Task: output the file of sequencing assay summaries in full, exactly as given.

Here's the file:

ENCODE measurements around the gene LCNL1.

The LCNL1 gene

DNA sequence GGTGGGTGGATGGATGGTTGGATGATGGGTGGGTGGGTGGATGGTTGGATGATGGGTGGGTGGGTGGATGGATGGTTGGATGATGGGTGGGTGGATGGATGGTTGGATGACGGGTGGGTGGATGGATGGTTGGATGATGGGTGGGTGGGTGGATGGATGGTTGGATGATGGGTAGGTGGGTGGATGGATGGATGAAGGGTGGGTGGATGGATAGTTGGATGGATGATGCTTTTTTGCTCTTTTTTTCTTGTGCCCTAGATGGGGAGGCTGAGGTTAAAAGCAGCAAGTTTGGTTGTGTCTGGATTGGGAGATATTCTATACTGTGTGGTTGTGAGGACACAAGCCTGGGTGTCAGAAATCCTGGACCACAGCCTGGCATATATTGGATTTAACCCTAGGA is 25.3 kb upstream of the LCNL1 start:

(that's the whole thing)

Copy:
ENCODE measurements around the gene LCNL1.

The LCNL1 gene

DNA sequence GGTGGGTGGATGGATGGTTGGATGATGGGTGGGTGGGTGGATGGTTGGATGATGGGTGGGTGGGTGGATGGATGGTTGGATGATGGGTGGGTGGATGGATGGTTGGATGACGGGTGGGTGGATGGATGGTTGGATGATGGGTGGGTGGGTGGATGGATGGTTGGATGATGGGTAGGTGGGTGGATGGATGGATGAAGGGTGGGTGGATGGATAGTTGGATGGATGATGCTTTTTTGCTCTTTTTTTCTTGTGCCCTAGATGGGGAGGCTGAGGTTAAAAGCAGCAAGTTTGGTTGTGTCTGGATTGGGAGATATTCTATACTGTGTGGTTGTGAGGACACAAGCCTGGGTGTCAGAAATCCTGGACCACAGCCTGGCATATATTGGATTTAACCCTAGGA is 25.3 kb upstream of the LCNL1 start: